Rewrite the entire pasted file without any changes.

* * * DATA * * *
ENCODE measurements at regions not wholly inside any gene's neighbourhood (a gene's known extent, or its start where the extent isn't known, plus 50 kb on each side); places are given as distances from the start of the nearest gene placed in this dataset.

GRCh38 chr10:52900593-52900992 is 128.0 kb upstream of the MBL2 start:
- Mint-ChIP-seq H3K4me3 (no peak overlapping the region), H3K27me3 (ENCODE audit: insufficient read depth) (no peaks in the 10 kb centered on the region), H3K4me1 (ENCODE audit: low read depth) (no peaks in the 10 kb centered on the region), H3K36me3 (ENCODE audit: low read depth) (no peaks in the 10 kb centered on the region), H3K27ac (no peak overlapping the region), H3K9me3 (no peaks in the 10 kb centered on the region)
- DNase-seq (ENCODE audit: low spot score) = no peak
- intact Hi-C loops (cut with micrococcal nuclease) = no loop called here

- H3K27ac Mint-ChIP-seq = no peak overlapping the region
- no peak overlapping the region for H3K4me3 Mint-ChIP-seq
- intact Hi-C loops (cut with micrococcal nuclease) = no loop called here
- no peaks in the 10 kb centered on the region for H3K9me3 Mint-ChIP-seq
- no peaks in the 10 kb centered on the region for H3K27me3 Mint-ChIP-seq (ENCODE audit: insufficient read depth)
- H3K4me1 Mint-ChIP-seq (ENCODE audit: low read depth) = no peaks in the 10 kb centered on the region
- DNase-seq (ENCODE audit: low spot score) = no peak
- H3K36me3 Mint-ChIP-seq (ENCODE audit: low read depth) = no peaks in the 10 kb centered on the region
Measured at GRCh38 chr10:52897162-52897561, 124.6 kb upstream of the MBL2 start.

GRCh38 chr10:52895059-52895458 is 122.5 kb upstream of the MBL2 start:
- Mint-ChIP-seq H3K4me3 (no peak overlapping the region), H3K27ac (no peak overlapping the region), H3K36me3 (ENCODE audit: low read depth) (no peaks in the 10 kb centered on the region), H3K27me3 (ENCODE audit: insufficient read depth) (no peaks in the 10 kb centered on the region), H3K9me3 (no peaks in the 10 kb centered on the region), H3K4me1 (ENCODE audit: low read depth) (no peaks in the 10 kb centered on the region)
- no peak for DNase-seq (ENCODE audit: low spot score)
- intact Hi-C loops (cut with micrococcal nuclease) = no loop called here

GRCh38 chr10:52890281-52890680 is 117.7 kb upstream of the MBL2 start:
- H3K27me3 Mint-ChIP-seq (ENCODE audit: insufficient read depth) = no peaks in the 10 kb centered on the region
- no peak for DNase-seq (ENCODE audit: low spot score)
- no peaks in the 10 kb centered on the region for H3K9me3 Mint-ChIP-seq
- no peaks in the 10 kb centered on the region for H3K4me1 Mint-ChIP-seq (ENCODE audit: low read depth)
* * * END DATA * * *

ENCODE measurements at regions not wholly inside any gene's neighbourhood (a gene's known extent, or its start where the extent isn't known, plus 50 kb on each side); places are given as distances from the start of the nearest gene placed in this dataset.

GRCh38 chr10:52900593-52900992 is 128.0 kb upstream of the MBL2 start:
- Mint-ChIP-seq H3K4me3 (no peak overlapping the region), H3K27me3 (ENCODE audit: insufficient read depth) (no peaks in the 10 kb centered on the region), H3K4me1 (ENCODE audit: low read depth) (no peaks in the 10 kb centered on the region), H3K36me3 (ENCODE audit: low read depth) (no peaks in the 10 kb centered on the region), H3K27ac (no peak overlapping the region), H3K9me3 (no peaks in the 10 kb centered on the region)
- DNase-seq (ENCODE audit: low spot score) = no peak
- intact Hi-C loops (cut with micrococcal nuclease) = no loop called here

- H3K27ac Mint-ChIP-seq = no peak overlapping the region
- no peak overlapping the region for H3K4me3 Mint-ChIP-seq
- intact Hi-C loops (cut with micrococcal nuclease) = no loop called here
- no peaks in the 10 kb centered on the region for H3K9me3 Mint-ChIP-seq
- no peaks in the 10 kb centered on the region for H3K27me3 Mint-ChIP-seq (ENCODE audit: insufficient read depth)
- H3K4me1 Mint-ChIP-seq (ENCODE audit: low read depth) = no peaks in the 10 kb centered on the region
- DNase-seq (ENCODE audit: low spot score) = no peak
- H3K36me3 Mint-ChIP-seq (ENCODE audit: low read depth) = no peaks in the 10 kb centered on the region
Measured at GRCh38 chr10:52897162-52897561, 124.6 kb upstream of the MBL2 start.

GRCh38 chr10:52895059-52895458 is 122.5 kb upstream of the MBL2 start:
- Mint-ChIP-seq H3K4me3 (no peak overlapping the region), H3K27ac (no peak overlapping the region), H3K36me3 (ENCODE audit: low read depth) (no peaks in the 10 kb centered on the region), H3K27me3 (ENCODE audit: insufficient read depth) (no peaks in the 10 kb centered on the region), H3K9me3 (no peaks in the 10 kb centered on the region), H3K4me1 (ENCODE audit: low read depth) (no peaks in the 10 kb centered on the region)
- no peak for DNase-seq (ENCODE audit: low spot score)
- intact Hi-C loops (cut with micrococcal nuclease) = no loop called here

GRCh38 chr10:52890281-52890680 is 117.7 kb upstream of the MBL2 start:
- H3K27me3 Mint-ChIP-seq (ENCODE audit: insufficient read depth) = no peaks in the 10 kb centered on the region
- no peak for DNase-seq (ENCODE audit: low spot score)
- no peaks in the 10 kb centered on the region for H3K9me3 Mint-ChIP-seq
- no peaks in the 10 kb centered on the region for H3K4me1 Mint-ChIP-seq (ENCODE audit: low read depth)